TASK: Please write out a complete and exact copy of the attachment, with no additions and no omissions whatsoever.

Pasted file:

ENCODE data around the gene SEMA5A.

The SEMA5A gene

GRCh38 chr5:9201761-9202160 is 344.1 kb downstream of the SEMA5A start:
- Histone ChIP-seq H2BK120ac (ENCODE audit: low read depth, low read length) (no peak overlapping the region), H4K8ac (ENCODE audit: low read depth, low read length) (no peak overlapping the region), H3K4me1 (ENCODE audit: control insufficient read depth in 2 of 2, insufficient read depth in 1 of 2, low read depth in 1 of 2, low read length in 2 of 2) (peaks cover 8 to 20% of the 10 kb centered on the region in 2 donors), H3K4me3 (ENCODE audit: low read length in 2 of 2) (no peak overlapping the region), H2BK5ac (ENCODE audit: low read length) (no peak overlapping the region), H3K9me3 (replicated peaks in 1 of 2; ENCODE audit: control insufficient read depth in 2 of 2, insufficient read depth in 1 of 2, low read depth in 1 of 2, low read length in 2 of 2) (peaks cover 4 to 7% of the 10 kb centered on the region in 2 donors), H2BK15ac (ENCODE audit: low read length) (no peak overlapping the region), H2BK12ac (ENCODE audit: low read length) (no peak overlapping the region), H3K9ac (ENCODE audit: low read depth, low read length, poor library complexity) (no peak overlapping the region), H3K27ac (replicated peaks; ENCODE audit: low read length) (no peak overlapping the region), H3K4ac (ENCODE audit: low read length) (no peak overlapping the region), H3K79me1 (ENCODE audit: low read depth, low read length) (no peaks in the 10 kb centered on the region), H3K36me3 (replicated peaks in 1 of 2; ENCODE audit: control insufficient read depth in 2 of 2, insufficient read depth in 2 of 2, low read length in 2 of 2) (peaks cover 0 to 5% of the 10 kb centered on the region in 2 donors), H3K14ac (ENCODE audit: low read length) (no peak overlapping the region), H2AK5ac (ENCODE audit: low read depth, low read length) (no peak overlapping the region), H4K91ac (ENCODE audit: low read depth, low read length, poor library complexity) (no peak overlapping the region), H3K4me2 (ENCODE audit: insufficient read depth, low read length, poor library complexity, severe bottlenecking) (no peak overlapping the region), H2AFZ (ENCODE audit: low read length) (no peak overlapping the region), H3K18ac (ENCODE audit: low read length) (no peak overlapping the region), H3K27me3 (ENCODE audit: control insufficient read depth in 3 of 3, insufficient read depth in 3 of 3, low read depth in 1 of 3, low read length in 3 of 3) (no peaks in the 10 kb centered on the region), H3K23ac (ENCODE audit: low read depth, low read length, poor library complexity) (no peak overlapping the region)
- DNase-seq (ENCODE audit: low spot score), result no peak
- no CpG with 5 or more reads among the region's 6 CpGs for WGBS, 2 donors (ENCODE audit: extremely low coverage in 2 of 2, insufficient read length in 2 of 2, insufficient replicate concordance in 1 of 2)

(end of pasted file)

ENCODE data around the gene SEMA5A.

The SEMA5A gene

GRCh38 chr5:9201761-9202160 is 344.1 kb downstream of the SEMA5A start:
- Histone ChIP-seq H2BK120ac (ENCODE audit: low read depth, low read length) (no peak overlapping the region), H4K8ac (ENCODE audit: low read depth, low read length) (no peak overlapping the region), H3K4me1 (ENCODE audit: control insufficient read depth in 2 of 2, insufficient read depth in 1 of 2, low read depth in 1 of 2, low read length in 2 of 2) (peaks cover 8 to 20% of the 10 kb centered on the region in 2 donors), H3K4me3 (ENCODE audit: low read length in 2 of 2) (no peak overlapping the region), H2BK5ac (ENCODE audit: low read length) (no peak overlapping the region), H3K9me3 (replicated peaks in 1 of 2; ENCODE audit: control insufficient read depth in 2 of 2, insufficient read depth in 1 of 2, low read depth in 1 of 2, low read length in 2 of 2) (peaks cover 4 to 7% of the 10 kb centered on the region in 2 donors), H2BK15ac (ENCODE audit: low read length) (no peak overlapping the region), H2BK12ac (ENCODE audit: low read length) (no peak overlapping the region), H3K9ac (ENCODE audit: low read depth, low read length, poor library complexity) (no peak overlapping the region), H3K27ac (replicated peaks; ENCODE audit: low read length) (no peak overlapping the region), H3K4ac (ENCODE audit: low read length) (no peak overlapping the region), H3K79me1 (ENCODE audit: low read depth, low read length) (no peaks in the 10 kb centered on the region), H3K36me3 (replicated peaks in 1 of 2; ENCODE audit: control insufficient read depth in 2 of 2, insufficient read depth in 2 of 2, low read length in 2 of 2) (peaks cover 0 to 5% of the 10 kb centered on the region in 2 donors), H3K14ac (ENCODE audit: low read length) (no peak overlapping the region), H2AK5ac (ENCODE audit: low read depth, low read length) (no peak overlapping the region), H4K91ac (ENCODE audit: low read depth, low read length, poor library complexity) (no peak overlapping the region), H3K4me2 (ENCODE audit: insufficient read depth, low read length, poor library complexity, severe bottlenecking) (no peak overlapping the region), H2AFZ (ENCODE audit: low read length) (no peak overlapping the region), H3K18ac (ENCODE audit: low read length) (no peak overlapping the region), H3K27me3 (ENCODE audit: control insufficient read depth in 3 of 3, insufficient read depth in 3 of 3, low read depth in 1 of 3, low read length in 3 of 3) (no peaks in the 10 kb centered on the region), H3K23ac (ENCODE audit: low read depth, low read length, poor library complexity) (no peak overlapping the region)
- DNase-seq (ENCODE audit: low spot score), result no peak
- no CpG with 5 or more reads among the region's 6 CpGs for WGBS, 2 donors (ENCODE audit: extremely low coverage in 2 of 2, insufficient read length in 2 of 2, insufficient replicate concordance in 1 of 2)